It’s a fine feeling to swing a child upside down and listen to their innocent squeal as you deftly bring them back up to eye height. It also brings a sweet contraction of the heart to hold a little girl’s hand in the surf and lift her over the white wash. These sorts of child-centric activities can also lend a person an unreasonable sense of their own strength, hence increasing the appeal of children. They make you smile with their easy giggles and you begin to feel rather cool, almost God-like with their appreciation of your attention. Plus, in my case, meagre muscles are transformed into a female version of Arnie’s 1990s body. What is not to love about these little kiddies?
In the days after Christmas there will always be the inevitable smashing, crashing and losing of the presents that were supposed to be cherished and last until at least the new year.
If somebody asked me about the benefits of long car trips, I would ask whether the positive gains would extend beyond reaching a destination. Last night Potter and I survived another 10-hour car trip, tempers still intact. It’s not always the case.
We live eight hours from the closest family members in a place where air fares are still at 1980s prices. So long drives are as avoidable as getting sunbburnt at the cricket.
Yesterday’s mission began without promise. Potter lounged away with just his hangover for company, insisting he wanted to leave the next day. Compromise was not a word in my dictionary as I stormed around cleaning, packing and insisting we were going to leave imminently.
The fun truly began once we hit the long stretches of red dirt, with just a few stray emus and some bad music to keep us company. Boots sat in the back opening his mouth wide enough to impress a dentist as he drank in the freedom of being on the road and the promise of cooler eastern temperatures. In the cab, Potter and I found ample ways to amuse ourselves. Our favourite game is a rather complicated affair called Goat. In this stimulating game the passenger and driver compete to be the first to spot a goat. They express this by yelling Goat at a reasonable volume. Bloody exciting, that game.
Often I will read to Ben while he is driving. Now, isn’t that sweet.
On a trip to the Windorah Yabbie Races earlier this year we had an extra passenger, let’s call her Smella, and she introduced us to a game that required cognitive effort. It begins with the sentence ‘daddy’s gunna buy you a diamond ring’, then the first player must make up an ending to the sentence. For example, ‘and if that diamond ring don’t shine, daddy’s gunna buy you a ball of twine.’ That continues on and one. It’s highly entertaining. We gave it a shot yesterday but it was interrupted by a badly-timed fart that was much funnier than the real game. The confined space reglations were consultated about the legalities of flatulence on long trips. For the record, the rules state that if all passengers are participating then no retribution can be dished out.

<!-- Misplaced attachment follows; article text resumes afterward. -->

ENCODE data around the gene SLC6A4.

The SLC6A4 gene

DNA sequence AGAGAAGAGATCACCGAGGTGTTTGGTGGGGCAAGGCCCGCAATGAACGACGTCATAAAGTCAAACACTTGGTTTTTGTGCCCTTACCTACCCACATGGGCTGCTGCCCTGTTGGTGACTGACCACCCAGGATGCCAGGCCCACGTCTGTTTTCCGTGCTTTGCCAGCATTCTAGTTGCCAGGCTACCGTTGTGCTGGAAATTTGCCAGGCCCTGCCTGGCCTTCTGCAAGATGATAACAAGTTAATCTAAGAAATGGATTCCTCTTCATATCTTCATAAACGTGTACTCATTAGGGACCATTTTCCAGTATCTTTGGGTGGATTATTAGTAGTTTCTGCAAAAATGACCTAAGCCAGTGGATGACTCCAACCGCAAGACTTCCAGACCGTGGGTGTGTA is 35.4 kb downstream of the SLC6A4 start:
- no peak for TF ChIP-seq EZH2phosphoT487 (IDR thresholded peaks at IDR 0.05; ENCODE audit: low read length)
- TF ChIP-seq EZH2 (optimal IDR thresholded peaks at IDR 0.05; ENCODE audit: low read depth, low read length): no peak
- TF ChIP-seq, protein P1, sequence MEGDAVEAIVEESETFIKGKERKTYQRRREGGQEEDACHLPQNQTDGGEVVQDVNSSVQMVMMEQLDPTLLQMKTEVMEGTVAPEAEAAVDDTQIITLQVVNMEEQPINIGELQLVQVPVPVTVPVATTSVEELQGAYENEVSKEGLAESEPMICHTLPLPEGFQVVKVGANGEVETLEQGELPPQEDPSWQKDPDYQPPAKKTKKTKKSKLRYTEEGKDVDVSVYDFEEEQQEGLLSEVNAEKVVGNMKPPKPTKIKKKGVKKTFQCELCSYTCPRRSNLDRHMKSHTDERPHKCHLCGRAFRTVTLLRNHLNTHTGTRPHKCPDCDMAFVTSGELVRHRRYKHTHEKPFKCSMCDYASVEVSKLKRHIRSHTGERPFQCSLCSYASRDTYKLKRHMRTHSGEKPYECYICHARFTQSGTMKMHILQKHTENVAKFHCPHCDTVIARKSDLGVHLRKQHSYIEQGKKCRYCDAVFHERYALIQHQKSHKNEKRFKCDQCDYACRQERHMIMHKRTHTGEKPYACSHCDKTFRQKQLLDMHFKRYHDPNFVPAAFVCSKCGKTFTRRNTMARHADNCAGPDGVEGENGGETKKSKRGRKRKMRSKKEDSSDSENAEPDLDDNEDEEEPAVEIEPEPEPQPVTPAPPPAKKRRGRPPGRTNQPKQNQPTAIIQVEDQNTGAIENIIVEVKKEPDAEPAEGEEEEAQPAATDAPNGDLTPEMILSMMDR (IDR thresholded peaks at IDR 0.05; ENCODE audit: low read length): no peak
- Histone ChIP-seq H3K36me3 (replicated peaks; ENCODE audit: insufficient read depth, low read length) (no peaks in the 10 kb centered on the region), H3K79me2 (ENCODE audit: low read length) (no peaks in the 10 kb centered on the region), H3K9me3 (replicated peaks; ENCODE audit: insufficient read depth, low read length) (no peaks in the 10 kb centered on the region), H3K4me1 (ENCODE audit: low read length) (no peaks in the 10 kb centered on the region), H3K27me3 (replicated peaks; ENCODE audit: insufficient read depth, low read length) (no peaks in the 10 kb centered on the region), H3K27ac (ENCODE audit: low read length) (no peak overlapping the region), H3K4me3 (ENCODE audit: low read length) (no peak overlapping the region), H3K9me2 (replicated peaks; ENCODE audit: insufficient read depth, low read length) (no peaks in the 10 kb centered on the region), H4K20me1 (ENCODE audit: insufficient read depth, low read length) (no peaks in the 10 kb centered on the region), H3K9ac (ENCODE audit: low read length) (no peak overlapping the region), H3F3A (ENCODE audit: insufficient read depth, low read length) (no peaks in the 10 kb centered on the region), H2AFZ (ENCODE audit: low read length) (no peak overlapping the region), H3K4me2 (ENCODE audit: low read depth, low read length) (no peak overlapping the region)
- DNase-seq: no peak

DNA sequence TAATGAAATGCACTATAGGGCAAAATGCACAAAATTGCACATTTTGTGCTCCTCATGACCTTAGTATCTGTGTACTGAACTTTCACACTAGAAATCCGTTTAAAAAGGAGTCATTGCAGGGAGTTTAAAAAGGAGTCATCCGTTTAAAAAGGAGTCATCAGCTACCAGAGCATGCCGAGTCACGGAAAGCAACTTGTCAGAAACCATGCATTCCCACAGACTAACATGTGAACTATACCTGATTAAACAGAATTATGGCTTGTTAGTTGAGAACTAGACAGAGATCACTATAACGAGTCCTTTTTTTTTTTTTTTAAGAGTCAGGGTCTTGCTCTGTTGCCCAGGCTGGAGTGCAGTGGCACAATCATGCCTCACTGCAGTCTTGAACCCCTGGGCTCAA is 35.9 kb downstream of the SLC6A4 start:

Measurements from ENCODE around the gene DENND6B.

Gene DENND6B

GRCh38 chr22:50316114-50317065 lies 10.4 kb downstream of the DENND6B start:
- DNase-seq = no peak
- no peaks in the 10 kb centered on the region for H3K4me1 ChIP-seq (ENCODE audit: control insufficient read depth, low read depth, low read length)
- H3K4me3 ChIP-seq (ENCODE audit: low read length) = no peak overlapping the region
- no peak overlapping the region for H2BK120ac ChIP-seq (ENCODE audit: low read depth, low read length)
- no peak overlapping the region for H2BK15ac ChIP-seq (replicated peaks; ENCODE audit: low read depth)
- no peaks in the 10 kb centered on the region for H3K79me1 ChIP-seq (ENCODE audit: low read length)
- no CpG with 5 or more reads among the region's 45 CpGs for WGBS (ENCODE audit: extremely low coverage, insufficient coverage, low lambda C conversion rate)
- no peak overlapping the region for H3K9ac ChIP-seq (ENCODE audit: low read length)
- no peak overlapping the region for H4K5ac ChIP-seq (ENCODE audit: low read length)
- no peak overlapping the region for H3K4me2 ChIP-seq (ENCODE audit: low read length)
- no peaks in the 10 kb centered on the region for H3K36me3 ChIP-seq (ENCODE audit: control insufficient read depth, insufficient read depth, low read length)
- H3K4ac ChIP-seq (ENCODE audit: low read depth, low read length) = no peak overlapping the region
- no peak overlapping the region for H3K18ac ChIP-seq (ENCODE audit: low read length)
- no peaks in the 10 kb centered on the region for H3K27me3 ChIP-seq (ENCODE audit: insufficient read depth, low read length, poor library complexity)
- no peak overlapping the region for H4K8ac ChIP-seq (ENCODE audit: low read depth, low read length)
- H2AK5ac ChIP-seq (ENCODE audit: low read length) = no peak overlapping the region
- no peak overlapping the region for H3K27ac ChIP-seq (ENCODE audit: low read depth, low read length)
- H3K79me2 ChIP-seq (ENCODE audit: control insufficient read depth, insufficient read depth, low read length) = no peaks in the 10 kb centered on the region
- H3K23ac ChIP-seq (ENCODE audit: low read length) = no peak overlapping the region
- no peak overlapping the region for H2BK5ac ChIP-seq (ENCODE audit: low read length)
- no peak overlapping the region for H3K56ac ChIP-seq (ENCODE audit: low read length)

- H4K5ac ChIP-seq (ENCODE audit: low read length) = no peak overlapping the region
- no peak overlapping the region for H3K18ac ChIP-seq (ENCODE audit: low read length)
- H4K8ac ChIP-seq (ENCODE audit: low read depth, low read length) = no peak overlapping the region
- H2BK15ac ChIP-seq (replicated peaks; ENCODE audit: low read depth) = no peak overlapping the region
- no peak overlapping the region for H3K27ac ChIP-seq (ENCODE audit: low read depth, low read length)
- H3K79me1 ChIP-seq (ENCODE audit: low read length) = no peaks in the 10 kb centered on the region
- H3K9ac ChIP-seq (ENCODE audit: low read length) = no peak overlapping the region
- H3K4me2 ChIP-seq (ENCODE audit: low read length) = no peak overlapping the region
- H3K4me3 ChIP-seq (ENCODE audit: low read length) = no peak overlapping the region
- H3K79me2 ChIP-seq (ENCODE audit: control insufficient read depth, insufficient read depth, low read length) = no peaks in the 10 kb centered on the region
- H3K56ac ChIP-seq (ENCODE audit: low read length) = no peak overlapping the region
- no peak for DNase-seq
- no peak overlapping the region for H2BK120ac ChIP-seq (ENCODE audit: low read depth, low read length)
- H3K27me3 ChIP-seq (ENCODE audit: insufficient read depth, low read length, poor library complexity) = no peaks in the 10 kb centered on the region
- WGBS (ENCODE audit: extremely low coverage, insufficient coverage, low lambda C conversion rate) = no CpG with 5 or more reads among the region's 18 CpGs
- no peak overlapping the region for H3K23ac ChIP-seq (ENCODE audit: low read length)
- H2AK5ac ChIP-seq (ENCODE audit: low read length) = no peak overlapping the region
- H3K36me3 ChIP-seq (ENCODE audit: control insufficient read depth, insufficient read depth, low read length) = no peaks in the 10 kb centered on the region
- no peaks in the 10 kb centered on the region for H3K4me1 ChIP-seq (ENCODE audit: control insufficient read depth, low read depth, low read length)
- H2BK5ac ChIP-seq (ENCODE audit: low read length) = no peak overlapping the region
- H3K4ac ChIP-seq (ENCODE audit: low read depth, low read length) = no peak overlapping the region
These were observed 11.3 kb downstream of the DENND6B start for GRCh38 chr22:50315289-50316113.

And to think that this is the fun side of the car ride.
Things really head downhill when the mumbles begin. No one in the car can be bothered with enunciation so the car is filled with an increasing din of ‘pardon’, ‘huh’, ‘what’, ‘what did you say’ and then finally ‘speak f******* properly’. Usually we’ll sit in silence for about 10kms before the perpetrator of such impatience feels bad enough to sneak a hand onto the other’s knee. Instantly the spat is forgotten. There is no place for grudges with at least four hours to go.
Then there is the passenger ettiquitte, which includes advising the driver on speed limits and rogue wildlife. Last night I learned that yelling the new speed limit and smacking the upper arm is as well received as food poisoning at Christmas.
But let’s not forget the good points. One of the most glorious things about these trips is the sense of teamwork. With just 40km to go, when the moon is sitting far above the horizon and the driver’s yawns are more frequent than the roos jumping in front of the vehicle, that’s when you realise that you’re in it together and the company you had was a million times better than doing it alone. The mumbling probably wasn’t too bad.
And then the next morning, when you wake up 10 hours east of home with family to make you breakfast, it was all worth it.